Getting Mixed Up

Hello reader, long time no read. I apologize for these small hiatuses. Lately I’ve had a lot on my plate with sorting out university stuff, work stuff and now, first day of class. Also, it is fair to point out that I have not had anything important or interesting to write. I mean, I am quite normal. Too normal for my own good. I do meow through me window in hope someone will meow back; but that’s pretty much it.

Nonetheless, let me grace you with the oddities of my life. First off, as a new graduate student we are offered an orientation and a random pep-talk about how special we are and how we can totally do this. However, this one random talk was given two days before class. Of course, no matter how shy you are, or how much you don’t want to go, skipping the orientation is not an option. Either you go or you go. And so I went.

The orientation was not anything out of the ordinary. The usual ‘here’s where you add classes’, ‘there’s paperwork for everything’, ‘you guys are the 40% of the applicants who applied, congrats’, and so forth. It was a big group of grad students so there was no space for individual presentations and dumb icebreakers. There was, however, a mixer later that day at a nice restaurant/café/bar down the street (23 minutes away from my apartment). I, being socially challenged with a fear of big crowds, decided not to go. However, I was faced with the need to go because let’s face it, I’m alone and I want friends. So I was holding my fear with one hand and I was holding my need for friends on the other.

Whenever this type of problem surges I resort to my not so logical or democratic counsel which is consisted of Mr. Grumpy and Gringa Bestie. They usually give their opinion/order and the voices in my head usually come to a consensus of each opinion/order. In general, Mr. G and GB don’t agree on anything and it’s up to me to work as the tie breaker. However, this time they were both on the same page. They were clearly tired of me whining because I had no friends and I never went out to have fun so they decided to send me on my way to the mixer. At first I had conflicting emotions about it because I wanted to go but I didn’t want to walk 23 minutes to get there; it was at 7:00 and it got dark around 9:00. And if I didn’t meet anybody I was going to cry myself to sleep. You know, the usual. Then again, I really wanted to go out, and have an excuse to wear a dress, I wanted wine and I REALLY wanted to meet people. So after one hour of text-fighting with both of them I caved.

I was well aware how uncomfortable I was walking there. I felt self-conscious and scared. My legs were practically made of rubber and the stress was giving me a stomach ache. When I finally made t there I was able to actually get some words out to a group of people: “are you grad students too?”. And that’s how it all started. Before I knew it I had a glass of wine in my hand and I was talking to people from South Georgia, South Carolina, California and such. I met people here and there, guys, gals, and the unidentified gender.

At some point I met someone from my cohort. It was fine for a while but it was clear she had gotten bored with me and was ready to move on to the next person. I didn’t oppose her and just used the ‘I need a refill’ excuse.  I was calm and collected while I was being approached and talked to but when I came back that was not the case. The attention had shifted from me to anybody but me. I was no longer part of any group and I was just standing there drinking wine, a little too fast for my own good.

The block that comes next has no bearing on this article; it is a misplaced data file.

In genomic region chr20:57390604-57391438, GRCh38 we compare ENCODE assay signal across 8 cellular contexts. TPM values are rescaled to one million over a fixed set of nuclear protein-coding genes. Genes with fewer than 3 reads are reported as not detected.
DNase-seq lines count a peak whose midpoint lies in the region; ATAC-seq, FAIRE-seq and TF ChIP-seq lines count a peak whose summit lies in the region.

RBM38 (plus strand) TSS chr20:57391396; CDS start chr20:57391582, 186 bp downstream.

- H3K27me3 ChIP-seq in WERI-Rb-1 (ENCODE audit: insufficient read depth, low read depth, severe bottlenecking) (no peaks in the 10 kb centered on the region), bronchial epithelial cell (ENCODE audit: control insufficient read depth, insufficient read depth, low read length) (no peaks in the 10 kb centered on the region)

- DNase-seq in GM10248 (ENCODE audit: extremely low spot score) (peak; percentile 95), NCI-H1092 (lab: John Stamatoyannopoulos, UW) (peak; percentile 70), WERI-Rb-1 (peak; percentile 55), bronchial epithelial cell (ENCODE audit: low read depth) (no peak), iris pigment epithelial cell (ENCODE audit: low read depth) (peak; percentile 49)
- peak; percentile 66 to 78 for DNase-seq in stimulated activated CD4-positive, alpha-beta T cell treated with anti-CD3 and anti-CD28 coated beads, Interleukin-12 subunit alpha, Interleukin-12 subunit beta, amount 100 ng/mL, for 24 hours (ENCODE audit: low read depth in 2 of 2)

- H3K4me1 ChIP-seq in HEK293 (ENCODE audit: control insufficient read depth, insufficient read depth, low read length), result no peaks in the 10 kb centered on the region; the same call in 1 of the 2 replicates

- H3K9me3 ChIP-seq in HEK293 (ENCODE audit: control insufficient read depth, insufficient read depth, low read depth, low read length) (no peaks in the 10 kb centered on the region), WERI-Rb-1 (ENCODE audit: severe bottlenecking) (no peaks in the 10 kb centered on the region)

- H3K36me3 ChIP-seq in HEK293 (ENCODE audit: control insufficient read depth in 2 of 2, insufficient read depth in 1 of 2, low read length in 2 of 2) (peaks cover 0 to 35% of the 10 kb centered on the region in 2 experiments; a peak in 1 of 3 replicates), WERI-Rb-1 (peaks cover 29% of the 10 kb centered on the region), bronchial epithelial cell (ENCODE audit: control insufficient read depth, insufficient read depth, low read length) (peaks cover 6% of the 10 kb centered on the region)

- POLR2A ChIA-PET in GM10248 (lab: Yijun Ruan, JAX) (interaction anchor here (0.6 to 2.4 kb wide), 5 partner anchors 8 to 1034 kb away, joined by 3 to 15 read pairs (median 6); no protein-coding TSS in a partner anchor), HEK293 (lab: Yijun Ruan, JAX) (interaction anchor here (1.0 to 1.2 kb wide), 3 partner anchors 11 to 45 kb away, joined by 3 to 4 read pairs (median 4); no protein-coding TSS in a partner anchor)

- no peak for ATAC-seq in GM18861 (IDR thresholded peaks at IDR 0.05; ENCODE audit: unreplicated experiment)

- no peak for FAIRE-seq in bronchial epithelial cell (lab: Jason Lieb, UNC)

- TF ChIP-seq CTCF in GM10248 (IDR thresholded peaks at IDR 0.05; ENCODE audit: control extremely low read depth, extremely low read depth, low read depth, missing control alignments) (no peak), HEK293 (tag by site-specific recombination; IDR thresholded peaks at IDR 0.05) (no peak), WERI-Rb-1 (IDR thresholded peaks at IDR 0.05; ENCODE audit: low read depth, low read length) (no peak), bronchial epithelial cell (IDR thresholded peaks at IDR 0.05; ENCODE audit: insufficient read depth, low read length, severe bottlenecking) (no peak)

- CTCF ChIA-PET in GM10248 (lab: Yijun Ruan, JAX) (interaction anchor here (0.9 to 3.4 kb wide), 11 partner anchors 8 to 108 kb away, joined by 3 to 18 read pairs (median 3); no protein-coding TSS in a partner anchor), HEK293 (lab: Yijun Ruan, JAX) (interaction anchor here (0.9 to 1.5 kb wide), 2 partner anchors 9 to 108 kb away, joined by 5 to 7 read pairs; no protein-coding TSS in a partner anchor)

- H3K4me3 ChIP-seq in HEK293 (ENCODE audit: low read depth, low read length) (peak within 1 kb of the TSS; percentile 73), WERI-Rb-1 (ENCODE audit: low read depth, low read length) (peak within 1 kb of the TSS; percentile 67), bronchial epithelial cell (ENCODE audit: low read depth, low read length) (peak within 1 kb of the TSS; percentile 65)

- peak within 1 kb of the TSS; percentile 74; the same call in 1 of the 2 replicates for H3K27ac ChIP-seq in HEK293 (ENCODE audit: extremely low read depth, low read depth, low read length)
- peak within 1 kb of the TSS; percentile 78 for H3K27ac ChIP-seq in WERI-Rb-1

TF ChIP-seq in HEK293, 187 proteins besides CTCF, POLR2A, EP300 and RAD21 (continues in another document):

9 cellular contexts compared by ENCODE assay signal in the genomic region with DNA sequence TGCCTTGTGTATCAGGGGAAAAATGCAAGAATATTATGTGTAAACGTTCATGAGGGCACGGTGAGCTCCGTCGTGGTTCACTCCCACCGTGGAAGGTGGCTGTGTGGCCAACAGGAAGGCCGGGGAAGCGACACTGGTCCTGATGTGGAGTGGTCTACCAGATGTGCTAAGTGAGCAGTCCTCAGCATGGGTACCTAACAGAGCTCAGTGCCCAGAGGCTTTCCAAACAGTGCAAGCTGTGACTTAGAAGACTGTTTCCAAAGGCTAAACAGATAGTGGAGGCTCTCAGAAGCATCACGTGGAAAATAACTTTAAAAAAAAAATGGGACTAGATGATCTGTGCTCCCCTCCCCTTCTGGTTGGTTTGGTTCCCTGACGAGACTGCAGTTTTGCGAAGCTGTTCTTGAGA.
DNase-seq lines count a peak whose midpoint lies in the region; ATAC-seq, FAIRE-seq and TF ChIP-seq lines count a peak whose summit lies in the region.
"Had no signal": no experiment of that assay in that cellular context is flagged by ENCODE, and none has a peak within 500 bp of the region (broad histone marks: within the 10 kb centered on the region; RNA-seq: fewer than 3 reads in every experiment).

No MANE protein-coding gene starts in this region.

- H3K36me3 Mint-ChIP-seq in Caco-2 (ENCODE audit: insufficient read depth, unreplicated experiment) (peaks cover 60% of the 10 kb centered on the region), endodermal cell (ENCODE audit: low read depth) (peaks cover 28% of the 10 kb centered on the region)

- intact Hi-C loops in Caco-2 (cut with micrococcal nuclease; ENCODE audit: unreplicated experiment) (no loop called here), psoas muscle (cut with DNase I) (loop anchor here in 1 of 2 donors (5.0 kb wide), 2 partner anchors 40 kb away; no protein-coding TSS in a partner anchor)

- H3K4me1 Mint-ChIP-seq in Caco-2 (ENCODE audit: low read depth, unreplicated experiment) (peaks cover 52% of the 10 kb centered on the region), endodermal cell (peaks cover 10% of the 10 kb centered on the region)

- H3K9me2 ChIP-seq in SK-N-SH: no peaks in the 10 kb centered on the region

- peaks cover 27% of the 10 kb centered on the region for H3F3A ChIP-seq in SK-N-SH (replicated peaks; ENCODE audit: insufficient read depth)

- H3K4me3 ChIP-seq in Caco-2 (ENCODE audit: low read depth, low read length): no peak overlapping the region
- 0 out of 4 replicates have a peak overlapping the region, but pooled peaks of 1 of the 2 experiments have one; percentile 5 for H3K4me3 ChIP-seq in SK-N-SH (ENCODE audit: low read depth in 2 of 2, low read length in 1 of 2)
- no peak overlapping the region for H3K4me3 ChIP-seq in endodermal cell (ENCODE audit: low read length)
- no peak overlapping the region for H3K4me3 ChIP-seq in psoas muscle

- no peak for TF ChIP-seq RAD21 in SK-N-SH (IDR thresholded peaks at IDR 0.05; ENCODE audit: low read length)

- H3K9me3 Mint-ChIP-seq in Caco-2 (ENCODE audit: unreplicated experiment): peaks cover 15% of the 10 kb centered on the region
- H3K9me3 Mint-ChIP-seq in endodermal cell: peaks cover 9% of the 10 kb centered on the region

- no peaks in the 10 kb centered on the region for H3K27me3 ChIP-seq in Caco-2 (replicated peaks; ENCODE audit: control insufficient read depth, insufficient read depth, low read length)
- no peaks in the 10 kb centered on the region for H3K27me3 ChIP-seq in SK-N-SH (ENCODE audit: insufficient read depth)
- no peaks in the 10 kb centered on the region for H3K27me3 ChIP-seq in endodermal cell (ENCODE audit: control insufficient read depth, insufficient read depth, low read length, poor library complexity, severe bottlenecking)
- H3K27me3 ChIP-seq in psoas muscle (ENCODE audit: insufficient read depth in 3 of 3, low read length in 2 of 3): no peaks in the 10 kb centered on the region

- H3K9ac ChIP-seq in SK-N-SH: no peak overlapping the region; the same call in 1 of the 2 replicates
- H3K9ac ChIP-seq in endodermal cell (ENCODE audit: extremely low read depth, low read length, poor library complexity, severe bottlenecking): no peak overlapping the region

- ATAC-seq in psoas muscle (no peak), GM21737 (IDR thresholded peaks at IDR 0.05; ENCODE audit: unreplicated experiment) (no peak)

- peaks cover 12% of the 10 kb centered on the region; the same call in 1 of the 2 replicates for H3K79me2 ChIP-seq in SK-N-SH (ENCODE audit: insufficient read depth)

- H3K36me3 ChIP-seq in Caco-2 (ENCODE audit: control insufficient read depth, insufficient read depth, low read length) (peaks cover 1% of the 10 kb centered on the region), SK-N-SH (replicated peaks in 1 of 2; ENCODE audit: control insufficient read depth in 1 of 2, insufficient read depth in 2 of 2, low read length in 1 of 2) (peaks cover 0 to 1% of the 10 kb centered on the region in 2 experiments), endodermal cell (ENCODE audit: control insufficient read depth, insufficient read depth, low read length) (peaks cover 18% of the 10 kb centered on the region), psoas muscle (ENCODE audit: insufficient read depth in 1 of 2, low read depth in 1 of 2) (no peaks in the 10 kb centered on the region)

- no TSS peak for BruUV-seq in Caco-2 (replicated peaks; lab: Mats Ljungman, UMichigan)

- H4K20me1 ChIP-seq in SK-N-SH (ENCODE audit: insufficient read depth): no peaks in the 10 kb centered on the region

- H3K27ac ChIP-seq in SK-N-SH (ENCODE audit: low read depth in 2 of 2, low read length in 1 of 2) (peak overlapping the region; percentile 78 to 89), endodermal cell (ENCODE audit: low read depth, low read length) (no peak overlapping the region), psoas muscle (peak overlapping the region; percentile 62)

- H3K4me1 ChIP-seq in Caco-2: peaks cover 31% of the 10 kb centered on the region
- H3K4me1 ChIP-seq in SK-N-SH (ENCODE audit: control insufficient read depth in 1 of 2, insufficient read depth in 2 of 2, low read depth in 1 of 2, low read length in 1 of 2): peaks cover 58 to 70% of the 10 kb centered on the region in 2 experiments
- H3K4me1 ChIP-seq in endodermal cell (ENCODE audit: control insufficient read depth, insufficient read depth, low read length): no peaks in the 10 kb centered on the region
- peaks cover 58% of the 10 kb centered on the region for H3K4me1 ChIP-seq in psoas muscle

I finally caved and decided it was time to leave. I mean, I had been there for a whole hour. I came, I saw, I conquered (somewhat). Yet, I wasn’t ready to leave. I liked the feeling of meeting new people and the fact that people were surprised when I told them where I was from. As I was about to leave I spotted a girl sitting by the bar. I was not sure if she was a graduate student but I felt compelled to talk to her.

When I approached said girl, I found that that she was a grad student. More than that, she was part of my cohort and she shared the same concentration as me. And there was much rejoicing! At some point the other classmate joined the conversation and it was a pleasant conversation. We talked for a good 40 minutes until it became known that I had to leave because I needed to walk back home. She freaked and told me she would give me a ride. All in all, I got home alive and unharmed. I was very happy to have met two excellent people. We’re not besties as of yet, but it is always good to have a familiar face in each class.

This whole situation may seem like a no brainer to other people but I have to say, going out to a place you’ve never been to, with people you don’t know, in a town where you’re new at, can be extremely stressful. I’m sure that if I had not placed myself in that kind of situation I might still be bitter and alone. I’m conscious I stepped out of my comfort zone and went for it knowing that I might not get anything in return. But, as life would have it, my effort and stress paid off.

And I guess that’s the lesson of this post. The worst gesture is that which you do not do. Sometimes you just have to step up to the plate even if you don’t know how to bat. Yes, you make a fool of yourself but at least you tried. And that is all that matters; that at the end of the day you can just smile and say ‘Hey, I tried right?’. And  if it does work out, then that smile will be even wider.

For all of you out there, going through this or something similar, just do it. Go out. Go have fun. Of course, with the necessary caution and protection. Just don’t be afraid of life because it ain’t afraid of you.

Signing off, TWS


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